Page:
The association is challenging Canadians to stay committed to their goals and overcome psychological pitfalls
Whether it’s debt management, saving for retirement, or wealth planning, Canadians face financial challenges. But for the entire month of November, they’re invited to take on a challenge of an entirely different sort.
As part of its activities for this year’s Financial Literacy Month, Advocis, The Financial Advisors Association of Canada, has introduced a 30-day challenge for the public to take concrete steps toward transforming their finances. Those who choose to participate are asked to complete seven simple tasks, and are invited to post their results online.
“Personal finances are a bit like laundry: we all have it, we all have to get it done, but we sometimes put it off for longer than we should,” jokes Julie Martini, vice president for Public Affairs and Marketing, Advocis. “I think that many of us are a little intimidated when it comes to our finances.”
For many, part of that intimidation comes from information overload. The layperson can be understandably overwhelmed when they encounter a barrage of facts, jargon, and advice. That means instead of inspiring action, well-meant efforts at education and raising awareness can have a paralyzing effect.
“We wanted to do something that would be easy to understand, and something that was fun and engaging and interactive at the same time,” Martini said. “So rather than telling people what they’re not doing and what they should be doing, we decided to turn it on its head and issue a challenge to try these different things.”
Breaking the challenge up into bite-sized pieces, Advocis expects, would help encourage more participation. Encouraging people to share their results could provide an additional motivating force, particularly as organic conversations have the potential to create more engagement than typical lectures and mass-blasted campaigns.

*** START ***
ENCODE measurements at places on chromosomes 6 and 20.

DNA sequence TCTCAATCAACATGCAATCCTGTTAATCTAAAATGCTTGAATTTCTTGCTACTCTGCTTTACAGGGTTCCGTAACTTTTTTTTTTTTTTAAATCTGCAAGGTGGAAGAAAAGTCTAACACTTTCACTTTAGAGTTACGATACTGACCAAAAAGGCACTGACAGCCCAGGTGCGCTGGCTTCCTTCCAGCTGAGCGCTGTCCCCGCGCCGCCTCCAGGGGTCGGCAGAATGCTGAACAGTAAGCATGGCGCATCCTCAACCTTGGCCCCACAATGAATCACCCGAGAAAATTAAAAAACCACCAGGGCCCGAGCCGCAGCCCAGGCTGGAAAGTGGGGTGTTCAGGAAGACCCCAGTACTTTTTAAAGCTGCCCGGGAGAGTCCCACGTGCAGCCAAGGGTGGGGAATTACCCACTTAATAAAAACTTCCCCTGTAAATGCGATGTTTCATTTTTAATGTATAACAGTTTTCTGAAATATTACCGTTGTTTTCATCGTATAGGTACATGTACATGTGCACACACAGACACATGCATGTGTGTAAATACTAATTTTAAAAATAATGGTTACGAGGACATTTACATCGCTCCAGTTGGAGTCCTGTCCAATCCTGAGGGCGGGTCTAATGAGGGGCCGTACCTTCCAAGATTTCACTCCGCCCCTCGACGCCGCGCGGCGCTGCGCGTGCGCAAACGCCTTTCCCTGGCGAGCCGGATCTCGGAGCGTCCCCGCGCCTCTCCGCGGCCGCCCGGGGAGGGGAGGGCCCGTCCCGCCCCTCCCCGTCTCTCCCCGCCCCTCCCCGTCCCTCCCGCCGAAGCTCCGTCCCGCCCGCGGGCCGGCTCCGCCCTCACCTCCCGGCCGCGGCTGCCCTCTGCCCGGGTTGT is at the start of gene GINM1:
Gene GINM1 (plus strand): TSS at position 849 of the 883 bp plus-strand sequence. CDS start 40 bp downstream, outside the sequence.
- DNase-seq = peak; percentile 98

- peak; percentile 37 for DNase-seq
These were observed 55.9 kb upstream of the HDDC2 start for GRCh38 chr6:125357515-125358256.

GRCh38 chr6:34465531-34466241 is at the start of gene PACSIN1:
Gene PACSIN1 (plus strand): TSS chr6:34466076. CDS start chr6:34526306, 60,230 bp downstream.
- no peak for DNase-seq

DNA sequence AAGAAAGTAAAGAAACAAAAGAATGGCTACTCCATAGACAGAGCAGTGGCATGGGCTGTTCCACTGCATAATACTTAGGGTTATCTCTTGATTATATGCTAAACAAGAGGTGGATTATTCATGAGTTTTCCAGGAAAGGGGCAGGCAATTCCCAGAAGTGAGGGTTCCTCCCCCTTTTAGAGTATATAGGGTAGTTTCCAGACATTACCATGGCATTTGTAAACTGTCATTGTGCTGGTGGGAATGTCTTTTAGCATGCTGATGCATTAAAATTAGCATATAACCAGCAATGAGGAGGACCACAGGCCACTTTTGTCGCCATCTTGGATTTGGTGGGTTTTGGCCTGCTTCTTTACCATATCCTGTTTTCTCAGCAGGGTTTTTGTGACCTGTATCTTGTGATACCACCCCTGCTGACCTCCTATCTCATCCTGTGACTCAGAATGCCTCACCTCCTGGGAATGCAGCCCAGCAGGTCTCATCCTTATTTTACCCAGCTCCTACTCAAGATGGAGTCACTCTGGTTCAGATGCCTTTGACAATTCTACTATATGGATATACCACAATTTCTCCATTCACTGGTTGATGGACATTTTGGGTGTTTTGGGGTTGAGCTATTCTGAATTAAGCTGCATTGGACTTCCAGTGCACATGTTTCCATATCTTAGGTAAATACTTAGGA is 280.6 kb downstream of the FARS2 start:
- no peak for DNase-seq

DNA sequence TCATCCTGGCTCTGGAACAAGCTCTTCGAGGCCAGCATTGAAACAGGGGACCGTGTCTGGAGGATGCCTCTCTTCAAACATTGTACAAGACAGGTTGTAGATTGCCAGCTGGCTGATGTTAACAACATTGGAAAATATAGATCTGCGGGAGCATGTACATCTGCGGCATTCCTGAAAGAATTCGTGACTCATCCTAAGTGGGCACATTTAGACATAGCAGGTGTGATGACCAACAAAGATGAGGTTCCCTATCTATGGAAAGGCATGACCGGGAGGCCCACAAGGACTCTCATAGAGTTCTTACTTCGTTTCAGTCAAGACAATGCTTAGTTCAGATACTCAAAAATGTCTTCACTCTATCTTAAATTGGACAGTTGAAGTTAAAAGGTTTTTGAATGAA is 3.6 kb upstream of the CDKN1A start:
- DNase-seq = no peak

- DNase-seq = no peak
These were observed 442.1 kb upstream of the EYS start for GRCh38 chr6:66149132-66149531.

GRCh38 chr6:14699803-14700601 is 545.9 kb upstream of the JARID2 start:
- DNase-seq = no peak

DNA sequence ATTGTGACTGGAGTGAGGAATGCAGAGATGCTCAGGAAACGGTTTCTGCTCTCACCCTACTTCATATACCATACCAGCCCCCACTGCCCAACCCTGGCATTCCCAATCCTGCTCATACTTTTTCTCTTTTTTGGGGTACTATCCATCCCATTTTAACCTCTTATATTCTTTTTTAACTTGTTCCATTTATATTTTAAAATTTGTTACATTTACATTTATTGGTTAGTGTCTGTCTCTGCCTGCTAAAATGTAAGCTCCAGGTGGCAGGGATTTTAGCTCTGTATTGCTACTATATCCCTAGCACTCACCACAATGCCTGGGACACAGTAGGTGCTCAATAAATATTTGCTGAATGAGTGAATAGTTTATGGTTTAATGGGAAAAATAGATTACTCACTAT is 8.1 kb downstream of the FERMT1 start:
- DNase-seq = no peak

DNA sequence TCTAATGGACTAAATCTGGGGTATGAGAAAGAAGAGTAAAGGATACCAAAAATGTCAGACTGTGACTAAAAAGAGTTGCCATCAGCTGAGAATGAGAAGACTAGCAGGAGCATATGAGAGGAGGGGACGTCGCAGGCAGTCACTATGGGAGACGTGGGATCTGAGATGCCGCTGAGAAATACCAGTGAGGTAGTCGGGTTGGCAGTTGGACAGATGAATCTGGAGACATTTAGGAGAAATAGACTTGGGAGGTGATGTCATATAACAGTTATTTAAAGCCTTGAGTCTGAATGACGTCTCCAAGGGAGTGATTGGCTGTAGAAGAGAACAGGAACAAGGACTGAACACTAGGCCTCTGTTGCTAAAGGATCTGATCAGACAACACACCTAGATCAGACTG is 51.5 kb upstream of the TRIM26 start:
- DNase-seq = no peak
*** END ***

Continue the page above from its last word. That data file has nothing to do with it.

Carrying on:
Participating in the challenge for 30 days could also help cultivate a more disciplined mindset, which Martini noted is among the most significant hurdles that keep people from reaching their goals.
“Right now we’re in a world that’s very much about the instants: if you want something, it’s right there a lot of the time,” she said. “When people have to save for something big, having to do it over a long period of time can be challenging. So what we’d like to do is help them develop a long-term view, as well as stay engaged and stay motivated to keep moving toward their goals.”
Maintaining that level of psychological fortitude can be difficult. A young person with an average income who wants to save for a house in Toronto, for example, will be doing it for a long time; along the way, it can be hard to fend off negative thoughts or doubts, as well as the temptation to lower the bar or settle for less lofty financial goals. When that type of thinking sets in, it eats away at people’s mental stamina and makes them less likely to stay on track.
“That’s the benefit of working with financial advisors,” Martini stressed. “They can coach their clients through that kind of discouragement. And when people need to adapt or change to circumstances, advisors can also help them navigate through those transitions.”
And whether they work with an advisor or not, she emphasized, there’s one lesson that the average Canadian needs to remember: financial literacy isn’t just a one-month thing. While Advocis makes it a point to participate in Financial Literacy Month every year, their aim is to encourage a habit that lasts throughout the year.
“It’s not just our industry. Everyone has to come together to do a better job of putting an emphasis on financial literacy,” Martini said. “Whether at home, in our schools, or in our workplaces, a collaborative approach helps everyone in the end.”